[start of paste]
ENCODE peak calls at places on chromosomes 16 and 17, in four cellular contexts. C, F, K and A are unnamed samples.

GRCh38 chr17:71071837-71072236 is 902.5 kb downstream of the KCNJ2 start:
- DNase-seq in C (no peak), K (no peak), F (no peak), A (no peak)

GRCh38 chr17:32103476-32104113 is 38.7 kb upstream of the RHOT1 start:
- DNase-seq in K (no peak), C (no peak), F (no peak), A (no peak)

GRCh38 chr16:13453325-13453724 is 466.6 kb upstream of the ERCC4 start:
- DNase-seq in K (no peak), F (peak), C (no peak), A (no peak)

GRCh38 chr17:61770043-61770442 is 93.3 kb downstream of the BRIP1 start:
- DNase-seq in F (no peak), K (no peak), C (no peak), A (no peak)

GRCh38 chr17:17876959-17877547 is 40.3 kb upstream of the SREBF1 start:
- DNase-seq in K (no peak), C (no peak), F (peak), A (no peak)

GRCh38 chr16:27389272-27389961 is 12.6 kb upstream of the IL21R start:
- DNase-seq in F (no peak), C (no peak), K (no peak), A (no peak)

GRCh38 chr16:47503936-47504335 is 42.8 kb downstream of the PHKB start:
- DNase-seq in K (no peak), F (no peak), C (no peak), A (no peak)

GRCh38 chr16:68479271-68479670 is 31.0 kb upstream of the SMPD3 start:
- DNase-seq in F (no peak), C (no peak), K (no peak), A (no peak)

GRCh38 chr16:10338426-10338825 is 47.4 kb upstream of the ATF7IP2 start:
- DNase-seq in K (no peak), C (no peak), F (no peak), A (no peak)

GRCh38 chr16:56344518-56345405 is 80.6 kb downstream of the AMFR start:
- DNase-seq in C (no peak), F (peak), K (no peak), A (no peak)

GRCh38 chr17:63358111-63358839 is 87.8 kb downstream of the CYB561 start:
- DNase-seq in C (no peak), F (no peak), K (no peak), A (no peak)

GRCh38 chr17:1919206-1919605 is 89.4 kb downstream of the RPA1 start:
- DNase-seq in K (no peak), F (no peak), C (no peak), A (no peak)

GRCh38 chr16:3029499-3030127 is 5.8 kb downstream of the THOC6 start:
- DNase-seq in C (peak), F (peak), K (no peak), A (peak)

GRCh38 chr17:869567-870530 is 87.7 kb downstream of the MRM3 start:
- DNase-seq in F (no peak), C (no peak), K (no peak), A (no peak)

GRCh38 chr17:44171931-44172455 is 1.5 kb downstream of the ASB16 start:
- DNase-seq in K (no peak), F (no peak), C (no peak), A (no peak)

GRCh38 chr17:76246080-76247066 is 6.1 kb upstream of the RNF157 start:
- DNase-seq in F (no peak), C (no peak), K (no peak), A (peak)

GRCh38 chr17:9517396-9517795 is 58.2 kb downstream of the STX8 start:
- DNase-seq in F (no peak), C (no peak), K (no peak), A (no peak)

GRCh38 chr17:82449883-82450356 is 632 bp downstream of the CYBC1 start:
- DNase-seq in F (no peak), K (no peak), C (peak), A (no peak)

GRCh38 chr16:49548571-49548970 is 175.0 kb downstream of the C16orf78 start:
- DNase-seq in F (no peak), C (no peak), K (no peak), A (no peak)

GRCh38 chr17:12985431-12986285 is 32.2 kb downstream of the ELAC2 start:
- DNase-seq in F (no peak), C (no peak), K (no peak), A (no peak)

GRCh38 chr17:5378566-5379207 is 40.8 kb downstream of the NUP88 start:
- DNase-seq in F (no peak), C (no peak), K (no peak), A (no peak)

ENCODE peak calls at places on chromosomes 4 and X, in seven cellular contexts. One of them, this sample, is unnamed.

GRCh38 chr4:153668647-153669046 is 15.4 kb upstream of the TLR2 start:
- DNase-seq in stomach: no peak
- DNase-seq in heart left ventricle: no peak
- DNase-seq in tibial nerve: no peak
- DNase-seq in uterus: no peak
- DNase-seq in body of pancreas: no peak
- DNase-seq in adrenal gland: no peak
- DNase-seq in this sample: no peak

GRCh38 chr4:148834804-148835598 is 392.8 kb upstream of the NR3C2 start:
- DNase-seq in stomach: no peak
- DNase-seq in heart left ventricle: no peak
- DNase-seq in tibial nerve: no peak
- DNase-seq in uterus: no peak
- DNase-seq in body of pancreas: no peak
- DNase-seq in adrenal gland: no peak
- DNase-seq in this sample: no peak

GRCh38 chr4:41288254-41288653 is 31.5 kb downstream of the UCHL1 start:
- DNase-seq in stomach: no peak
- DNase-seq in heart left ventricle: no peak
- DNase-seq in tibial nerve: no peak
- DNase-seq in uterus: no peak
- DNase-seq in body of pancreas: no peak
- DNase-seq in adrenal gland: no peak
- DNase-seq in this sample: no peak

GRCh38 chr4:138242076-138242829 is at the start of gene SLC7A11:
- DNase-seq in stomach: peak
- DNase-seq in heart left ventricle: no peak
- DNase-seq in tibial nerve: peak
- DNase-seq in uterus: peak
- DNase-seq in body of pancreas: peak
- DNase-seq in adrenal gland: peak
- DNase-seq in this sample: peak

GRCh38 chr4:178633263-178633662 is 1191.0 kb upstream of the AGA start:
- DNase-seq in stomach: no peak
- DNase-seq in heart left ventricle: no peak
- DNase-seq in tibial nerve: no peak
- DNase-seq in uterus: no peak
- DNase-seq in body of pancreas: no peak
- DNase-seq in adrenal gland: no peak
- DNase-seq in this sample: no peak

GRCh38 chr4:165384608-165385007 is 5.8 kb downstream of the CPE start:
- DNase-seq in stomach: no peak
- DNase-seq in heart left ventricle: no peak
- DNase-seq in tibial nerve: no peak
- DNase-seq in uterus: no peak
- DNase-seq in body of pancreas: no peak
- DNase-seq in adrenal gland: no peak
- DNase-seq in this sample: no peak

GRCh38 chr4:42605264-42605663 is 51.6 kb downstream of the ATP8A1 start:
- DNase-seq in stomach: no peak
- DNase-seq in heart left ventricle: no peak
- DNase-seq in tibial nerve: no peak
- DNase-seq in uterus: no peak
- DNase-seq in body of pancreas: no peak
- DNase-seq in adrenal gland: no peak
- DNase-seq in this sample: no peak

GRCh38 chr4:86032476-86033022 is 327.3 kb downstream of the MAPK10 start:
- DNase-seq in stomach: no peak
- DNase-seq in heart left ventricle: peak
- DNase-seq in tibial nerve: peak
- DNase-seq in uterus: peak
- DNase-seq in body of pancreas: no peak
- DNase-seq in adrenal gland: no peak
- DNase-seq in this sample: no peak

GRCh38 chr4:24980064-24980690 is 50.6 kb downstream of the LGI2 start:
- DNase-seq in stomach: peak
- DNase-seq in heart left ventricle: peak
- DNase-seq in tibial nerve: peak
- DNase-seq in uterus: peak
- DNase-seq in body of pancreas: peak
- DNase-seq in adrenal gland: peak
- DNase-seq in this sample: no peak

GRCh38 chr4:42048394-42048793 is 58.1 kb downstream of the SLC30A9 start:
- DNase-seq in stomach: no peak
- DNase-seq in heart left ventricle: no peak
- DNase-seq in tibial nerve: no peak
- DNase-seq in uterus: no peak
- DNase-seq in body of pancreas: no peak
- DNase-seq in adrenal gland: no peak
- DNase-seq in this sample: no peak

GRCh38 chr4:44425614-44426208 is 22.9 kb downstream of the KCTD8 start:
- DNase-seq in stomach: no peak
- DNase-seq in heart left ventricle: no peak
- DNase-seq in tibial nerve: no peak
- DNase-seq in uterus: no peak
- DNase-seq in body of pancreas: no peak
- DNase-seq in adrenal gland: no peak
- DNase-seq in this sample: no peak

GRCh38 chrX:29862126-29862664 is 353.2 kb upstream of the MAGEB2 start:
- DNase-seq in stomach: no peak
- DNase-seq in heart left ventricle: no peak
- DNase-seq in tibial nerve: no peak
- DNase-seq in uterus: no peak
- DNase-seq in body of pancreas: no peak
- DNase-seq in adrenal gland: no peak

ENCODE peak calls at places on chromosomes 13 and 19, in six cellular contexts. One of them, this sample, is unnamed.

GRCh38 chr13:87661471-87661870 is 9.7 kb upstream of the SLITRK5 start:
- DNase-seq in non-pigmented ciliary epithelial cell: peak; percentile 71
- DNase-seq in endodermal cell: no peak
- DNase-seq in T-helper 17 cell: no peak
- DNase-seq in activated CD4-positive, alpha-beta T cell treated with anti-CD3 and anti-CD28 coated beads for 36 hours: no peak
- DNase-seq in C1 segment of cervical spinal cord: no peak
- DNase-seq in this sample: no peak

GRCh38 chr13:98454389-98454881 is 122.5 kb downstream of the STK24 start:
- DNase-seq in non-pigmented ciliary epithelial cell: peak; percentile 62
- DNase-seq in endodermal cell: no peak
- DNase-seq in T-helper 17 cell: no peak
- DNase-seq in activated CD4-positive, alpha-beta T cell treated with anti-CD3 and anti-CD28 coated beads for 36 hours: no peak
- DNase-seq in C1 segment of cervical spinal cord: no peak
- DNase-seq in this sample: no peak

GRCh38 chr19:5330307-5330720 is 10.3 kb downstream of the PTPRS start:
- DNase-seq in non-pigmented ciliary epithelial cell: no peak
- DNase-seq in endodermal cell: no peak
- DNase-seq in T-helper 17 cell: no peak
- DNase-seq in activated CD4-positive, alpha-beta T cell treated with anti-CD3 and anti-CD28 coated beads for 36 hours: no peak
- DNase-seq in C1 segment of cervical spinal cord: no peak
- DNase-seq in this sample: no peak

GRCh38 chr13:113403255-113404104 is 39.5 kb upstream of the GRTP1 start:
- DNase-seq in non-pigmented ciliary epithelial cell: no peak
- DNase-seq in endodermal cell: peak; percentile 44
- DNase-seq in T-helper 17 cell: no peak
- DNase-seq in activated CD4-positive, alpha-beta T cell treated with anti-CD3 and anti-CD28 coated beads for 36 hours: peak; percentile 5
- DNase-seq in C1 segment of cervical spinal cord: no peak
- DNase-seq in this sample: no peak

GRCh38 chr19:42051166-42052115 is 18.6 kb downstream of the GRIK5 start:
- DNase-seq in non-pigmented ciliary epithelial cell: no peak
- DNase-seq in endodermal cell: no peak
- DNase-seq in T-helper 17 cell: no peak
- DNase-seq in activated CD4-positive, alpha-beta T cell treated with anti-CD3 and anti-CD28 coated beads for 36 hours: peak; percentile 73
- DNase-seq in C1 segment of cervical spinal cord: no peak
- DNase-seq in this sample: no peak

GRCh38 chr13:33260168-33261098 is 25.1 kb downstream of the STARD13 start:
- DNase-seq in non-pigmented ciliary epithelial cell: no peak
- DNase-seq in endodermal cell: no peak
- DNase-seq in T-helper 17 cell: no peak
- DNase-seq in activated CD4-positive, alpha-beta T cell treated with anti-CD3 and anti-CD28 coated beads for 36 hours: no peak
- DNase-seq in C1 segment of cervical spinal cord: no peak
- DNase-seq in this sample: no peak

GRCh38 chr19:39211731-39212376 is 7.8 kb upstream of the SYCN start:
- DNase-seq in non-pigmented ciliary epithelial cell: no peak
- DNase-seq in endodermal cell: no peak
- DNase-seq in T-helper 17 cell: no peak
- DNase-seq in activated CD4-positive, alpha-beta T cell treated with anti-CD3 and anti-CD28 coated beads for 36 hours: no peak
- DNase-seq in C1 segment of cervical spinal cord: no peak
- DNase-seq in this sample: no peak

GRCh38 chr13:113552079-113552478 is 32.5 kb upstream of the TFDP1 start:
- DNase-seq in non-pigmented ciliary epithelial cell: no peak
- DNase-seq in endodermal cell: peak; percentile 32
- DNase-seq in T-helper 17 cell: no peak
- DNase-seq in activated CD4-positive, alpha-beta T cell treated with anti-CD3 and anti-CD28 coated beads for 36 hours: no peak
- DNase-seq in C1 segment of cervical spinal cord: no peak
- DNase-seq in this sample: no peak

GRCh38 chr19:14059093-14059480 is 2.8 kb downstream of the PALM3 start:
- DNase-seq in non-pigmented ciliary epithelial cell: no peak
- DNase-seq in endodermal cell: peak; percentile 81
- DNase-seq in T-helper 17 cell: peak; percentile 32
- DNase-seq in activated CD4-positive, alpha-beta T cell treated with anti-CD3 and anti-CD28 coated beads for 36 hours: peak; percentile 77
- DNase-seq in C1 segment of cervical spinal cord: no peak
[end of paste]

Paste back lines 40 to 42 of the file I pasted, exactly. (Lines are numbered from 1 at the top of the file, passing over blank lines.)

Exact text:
GRCh38 chr17:12985431-12986285 is 32.2 kb downstream of the ELAC2 start:
- DNase-seq in F (no peak), C (no peak), K (no peak), A (no peak)

GRCh38 chr17:5378566-5379207 is 40.8 kb downstream of the NUP88 start: